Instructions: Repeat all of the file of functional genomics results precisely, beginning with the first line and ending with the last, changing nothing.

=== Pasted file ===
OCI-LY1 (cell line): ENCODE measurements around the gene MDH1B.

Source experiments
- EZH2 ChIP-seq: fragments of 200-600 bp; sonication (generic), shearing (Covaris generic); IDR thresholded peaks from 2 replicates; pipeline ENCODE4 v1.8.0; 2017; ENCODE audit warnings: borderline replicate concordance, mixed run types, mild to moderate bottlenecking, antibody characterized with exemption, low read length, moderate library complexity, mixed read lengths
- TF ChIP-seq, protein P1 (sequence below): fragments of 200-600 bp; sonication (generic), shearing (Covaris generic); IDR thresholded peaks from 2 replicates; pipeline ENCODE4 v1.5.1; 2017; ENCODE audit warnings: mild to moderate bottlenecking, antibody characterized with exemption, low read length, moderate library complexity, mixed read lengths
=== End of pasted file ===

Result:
OCI-LY1 (cell line): ENCODE measurements around the gene MDH1B.

Source experiments
- EZH2 ChIP-seq: fragments of 200-600 bp; sonication (generic), shearing (Covaris generic); IDR thresholded peaks from 2 replicates; pipeline ENCODE4 v1.8.0; 2017; ENCODE audit warnings: borderline replicate concordance, mixed run types, mild to moderate bottlenecking, antibody characterized with exemption, low read length, moderate library complexity, mixed read lengths
- TF ChIP-seq, protein P1 (sequence below): fragments of 200-600 bp; sonication (generic), shearing (Covaris generic); IDR thresholded peaks from 2 replicates; pipeline ENCODE4 v1.5.1; 2017; ENCODE audit warnings: mild to moderate bottlenecking, antibody characterized with exemption, low read length, moderate library complexity, mixed read lengths